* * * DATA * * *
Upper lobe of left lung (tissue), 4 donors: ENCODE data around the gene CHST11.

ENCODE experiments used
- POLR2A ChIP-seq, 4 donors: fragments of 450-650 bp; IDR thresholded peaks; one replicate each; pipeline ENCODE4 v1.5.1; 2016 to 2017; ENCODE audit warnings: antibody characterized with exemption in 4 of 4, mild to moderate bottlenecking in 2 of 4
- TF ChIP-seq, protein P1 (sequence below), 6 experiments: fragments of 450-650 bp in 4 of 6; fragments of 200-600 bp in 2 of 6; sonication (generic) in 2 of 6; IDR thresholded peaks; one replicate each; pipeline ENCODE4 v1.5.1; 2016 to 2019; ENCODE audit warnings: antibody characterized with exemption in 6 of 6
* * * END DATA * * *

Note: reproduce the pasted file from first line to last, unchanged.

Upper lobe of left lung (tissue), 4 donors: ENCODE data around the gene CHST11.

ENCODE experiments used
- POLR2A ChIP-seq, 4 donors: fragments of 450-650 bp; IDR thresholded peaks; one replicate each; pipeline ENCODE4 v1.5.1; 2016 to 2017; ENCODE audit warnings: antibody characterized with exemption in 4 of 4, mild to moderate bottlenecking in 2 of 4
- TF ChIP-seq, protein P1 (sequence below), 6 experiments: fragments of 450-650 bp in 4 of 6; fragments of 200-600 bp in 2 of 6; sonication (generic) in 2 of 6; IDR thresholded peaks; one replicate each; pipeline ENCODE4 v1.5.1; 2016 to 2019; ENCODE audit warnings: antibody characterized with exemption in 6 of 6